Many cities are now developing sustainable strategies to reduce pollution and congestion, improve the quality of life of their citizens, and respond to growing concern about human impact on climate and the environment.
No longer in isolation
But sustainable city initiatives often ignore the environmental footprint from imported goods and services such as food, water, and energy to cities: sustainability, it seems, stops at the city limits.
Ultimately, this will not add up to a planet able to support over nine billion people.
"The sustainability of a city can no longer be thought of in isolation from the combined resource use and impacts of cities globally. Urbanization is no longer a local issue," say the researchers behind the article entitled Planetary stewardship in an urbanizing world: beyond city limits, published October 2012. The article is co-written by centre researchers Thomas Elmqvist, Lisa Deutsch and Per Olsson.
The team behind the article proposes that cities analyse how resources consumed within a city are sourced, produced and transported. One solution could be that cities with viable sustainability strategies link together to create a vast system of cities.
A feature of such a system would be an awareness of the global resource use of cities combined. The benefits of a network of this kind could be twofold, contributing to planetary stewardship whilst providing long-term resource security for cities.
Real-time knowledge on resource flows
"Urban areas drive much of the global changes we see, whether in energy use, food supply, resource depletion or land-use change," says lead author Dr. Sybil Seitzinger, Executive Director of the International Geosphere-Biosphere Programme, based in Stockholm Sweden.
The world has urbanized rapidly and the total urban area is expected to triple between 2000 and 2030, while urban populations are expected to nearly double, increasing from 2.84 to 4.9 billion.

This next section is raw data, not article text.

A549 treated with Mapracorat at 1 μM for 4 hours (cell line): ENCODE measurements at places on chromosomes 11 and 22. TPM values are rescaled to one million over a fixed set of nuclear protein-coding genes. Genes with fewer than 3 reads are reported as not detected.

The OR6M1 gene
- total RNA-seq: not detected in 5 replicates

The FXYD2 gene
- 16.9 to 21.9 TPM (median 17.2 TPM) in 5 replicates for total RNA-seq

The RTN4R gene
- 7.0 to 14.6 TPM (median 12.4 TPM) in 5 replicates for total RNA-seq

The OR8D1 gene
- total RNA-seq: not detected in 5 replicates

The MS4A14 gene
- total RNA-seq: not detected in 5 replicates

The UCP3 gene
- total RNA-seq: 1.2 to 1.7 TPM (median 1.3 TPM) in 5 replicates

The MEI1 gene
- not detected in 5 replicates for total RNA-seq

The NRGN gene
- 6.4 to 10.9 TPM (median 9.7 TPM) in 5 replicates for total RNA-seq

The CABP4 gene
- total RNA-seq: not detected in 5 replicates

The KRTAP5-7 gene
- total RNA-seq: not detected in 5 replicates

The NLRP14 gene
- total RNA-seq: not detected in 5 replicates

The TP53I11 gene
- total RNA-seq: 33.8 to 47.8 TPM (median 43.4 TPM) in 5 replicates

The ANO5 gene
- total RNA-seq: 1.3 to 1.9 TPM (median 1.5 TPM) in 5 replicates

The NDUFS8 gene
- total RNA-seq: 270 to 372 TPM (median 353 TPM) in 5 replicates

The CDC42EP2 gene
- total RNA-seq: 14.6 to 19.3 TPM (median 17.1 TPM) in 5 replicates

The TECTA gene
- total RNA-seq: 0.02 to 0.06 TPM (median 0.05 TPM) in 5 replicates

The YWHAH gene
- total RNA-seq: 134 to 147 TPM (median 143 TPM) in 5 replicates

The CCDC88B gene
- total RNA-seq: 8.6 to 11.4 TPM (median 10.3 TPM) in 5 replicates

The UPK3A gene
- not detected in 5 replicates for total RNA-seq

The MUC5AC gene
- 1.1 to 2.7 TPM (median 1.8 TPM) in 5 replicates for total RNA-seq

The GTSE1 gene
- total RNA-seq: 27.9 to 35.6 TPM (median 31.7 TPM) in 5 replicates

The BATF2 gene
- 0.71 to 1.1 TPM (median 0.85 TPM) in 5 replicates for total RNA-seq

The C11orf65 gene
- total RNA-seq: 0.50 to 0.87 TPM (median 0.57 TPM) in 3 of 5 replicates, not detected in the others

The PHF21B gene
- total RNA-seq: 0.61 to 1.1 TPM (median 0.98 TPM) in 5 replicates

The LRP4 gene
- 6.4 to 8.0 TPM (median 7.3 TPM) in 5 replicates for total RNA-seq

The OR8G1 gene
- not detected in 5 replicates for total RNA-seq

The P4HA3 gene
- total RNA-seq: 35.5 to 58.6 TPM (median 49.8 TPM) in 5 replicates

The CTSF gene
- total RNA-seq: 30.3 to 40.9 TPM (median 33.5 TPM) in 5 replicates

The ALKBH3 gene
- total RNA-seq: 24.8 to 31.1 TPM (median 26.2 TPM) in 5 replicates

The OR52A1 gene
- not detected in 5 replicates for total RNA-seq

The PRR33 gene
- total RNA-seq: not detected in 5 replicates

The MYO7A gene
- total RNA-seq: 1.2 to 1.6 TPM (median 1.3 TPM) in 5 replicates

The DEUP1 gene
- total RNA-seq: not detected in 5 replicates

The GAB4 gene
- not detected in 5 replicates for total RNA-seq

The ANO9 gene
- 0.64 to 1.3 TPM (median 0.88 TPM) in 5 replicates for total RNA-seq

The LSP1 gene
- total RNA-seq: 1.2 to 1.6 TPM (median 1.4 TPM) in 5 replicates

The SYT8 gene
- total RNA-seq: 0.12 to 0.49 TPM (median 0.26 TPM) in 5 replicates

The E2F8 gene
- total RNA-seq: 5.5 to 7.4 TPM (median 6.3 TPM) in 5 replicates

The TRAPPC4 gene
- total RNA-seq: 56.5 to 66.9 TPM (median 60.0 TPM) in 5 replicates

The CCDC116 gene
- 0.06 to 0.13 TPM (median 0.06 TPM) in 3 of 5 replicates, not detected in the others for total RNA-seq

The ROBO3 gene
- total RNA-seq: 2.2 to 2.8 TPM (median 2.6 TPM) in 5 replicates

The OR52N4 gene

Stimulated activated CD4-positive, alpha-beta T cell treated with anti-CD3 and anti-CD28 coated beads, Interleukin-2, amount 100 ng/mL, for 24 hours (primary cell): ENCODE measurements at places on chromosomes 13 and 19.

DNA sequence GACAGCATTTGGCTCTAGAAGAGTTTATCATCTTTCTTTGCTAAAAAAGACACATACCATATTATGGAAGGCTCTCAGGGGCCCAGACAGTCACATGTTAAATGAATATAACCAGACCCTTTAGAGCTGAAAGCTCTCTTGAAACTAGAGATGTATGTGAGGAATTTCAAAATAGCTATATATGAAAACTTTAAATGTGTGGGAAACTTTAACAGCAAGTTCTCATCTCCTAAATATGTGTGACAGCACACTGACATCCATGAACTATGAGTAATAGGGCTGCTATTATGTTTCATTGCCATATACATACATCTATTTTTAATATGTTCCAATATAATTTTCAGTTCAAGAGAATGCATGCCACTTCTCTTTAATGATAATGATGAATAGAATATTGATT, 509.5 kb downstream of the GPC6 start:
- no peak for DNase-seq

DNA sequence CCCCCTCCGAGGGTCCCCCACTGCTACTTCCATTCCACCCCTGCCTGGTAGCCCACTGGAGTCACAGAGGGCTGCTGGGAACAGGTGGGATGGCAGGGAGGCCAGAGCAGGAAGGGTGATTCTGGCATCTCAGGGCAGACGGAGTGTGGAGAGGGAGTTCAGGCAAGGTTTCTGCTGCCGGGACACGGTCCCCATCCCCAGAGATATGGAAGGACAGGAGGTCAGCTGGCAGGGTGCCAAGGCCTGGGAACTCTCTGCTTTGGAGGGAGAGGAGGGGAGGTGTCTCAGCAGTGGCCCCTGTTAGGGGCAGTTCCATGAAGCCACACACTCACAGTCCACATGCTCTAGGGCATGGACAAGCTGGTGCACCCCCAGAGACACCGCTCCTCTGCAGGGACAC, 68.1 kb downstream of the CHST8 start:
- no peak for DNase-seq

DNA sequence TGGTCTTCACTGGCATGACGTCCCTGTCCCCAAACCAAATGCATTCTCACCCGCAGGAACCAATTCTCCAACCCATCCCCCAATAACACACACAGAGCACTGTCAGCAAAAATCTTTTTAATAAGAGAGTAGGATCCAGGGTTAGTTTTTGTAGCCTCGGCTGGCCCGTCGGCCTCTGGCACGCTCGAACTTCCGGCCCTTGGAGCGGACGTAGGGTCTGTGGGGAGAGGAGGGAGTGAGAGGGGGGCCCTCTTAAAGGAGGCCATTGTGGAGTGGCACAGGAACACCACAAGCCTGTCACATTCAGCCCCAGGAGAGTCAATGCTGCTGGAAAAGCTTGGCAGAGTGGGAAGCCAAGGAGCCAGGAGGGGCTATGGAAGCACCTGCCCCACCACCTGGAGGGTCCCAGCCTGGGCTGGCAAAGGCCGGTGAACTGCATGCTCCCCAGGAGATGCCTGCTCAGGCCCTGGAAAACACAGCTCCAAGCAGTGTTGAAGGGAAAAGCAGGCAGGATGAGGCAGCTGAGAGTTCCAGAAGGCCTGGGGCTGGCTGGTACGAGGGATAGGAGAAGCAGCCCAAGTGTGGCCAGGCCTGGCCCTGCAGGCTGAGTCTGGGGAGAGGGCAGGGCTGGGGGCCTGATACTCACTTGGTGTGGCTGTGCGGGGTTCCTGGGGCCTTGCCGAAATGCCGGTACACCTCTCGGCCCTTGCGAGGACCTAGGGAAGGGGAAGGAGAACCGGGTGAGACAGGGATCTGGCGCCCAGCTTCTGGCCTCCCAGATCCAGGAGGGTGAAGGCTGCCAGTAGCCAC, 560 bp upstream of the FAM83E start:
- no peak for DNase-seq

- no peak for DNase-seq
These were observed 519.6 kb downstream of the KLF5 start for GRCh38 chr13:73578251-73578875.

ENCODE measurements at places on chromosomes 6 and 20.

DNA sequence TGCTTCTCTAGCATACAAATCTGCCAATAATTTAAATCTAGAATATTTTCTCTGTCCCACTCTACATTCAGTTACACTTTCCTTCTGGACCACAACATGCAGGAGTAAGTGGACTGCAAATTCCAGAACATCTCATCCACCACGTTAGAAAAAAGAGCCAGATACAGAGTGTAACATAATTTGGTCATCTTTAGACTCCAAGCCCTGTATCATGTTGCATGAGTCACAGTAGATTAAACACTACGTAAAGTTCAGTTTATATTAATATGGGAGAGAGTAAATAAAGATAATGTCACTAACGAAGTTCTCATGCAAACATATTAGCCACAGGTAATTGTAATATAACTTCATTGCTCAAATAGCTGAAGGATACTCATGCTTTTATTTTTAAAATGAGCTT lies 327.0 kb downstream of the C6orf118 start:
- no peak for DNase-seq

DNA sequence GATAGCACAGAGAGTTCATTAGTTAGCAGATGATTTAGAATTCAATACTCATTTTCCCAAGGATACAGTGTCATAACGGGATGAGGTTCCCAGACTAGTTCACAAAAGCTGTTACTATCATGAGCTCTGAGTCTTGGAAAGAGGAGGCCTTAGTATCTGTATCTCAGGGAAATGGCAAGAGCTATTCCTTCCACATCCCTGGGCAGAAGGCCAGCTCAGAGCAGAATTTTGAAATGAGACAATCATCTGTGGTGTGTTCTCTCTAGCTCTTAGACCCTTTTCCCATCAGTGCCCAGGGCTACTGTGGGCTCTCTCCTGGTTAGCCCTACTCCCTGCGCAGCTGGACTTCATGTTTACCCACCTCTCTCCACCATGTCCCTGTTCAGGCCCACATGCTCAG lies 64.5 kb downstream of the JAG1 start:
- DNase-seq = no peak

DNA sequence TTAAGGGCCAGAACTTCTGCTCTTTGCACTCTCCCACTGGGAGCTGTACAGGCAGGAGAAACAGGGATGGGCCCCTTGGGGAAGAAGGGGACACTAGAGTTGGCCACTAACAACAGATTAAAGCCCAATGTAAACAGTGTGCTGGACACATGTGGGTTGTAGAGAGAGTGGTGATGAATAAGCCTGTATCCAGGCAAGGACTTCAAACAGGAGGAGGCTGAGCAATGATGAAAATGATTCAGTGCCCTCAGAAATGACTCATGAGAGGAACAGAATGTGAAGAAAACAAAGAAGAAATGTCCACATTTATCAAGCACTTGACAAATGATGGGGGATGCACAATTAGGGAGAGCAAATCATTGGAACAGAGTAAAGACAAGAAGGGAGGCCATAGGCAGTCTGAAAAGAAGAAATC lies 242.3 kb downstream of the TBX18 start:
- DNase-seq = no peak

A system of sustainable cities will require adequate information on resource flows and their impacts, preferably in near-real-time and on a global scale.
"Digital technologies are now putting this kind of information within our grasp," says Dr. Seitzinger.
Novel, but untested
Recently, cities across the globe have joined forces in alliances to curb greenhouse gas emissions, for example through the C40 Cities Climate Leadership Group and the World Mayor's Council for Climate Change. This approach allows cities to learn from one another. Good ideas can spread through the network while poor ideas can be ditched quickly.
However, none of these efforts focuses explicitly on non-urban regions that often provide resources to urban areas. The notion of a partnership between "sustainable" cities and between cities and non-urban regions discussed in the paper is novel but untested. The new approach could harness existing partnerships and provide the foundations for a more sustainable approach to urbanization and urban living this century.
Research news | 2018-05-21
Four cases of participatory foresight exercises show impact is not a given. Here’s how to fix it
Research news | 2018-05-17
Applying Elinor Ostrom’s principles on common pool resources management demonstrates how forest management in the Pamir Mountains may not be so tragic after all. But Soviet era legacy lingers, new research shows
Research news | 2018-05-14
To create change in coastal districts of Kenya and Mozambique, dominant narratives must be challenged by stories rooted in people’s lived experiences
Research news | 2018-04-26
Construction of roads and water channels across Colombia’s Ciénaga Grande de Santa Marta wetlands has altered the landscape to the point of surpassing mangrove ecosystem tipping points
Research news | 2018-04-26
Over 100 scientists, architects, journalists, artists, designers and activists provide perspectives on what future urban sustainability should look like
Research news | 2018-04-19
New study of UNESCO biosphere reserves sheds light on how people learn to live with social-ecological complexity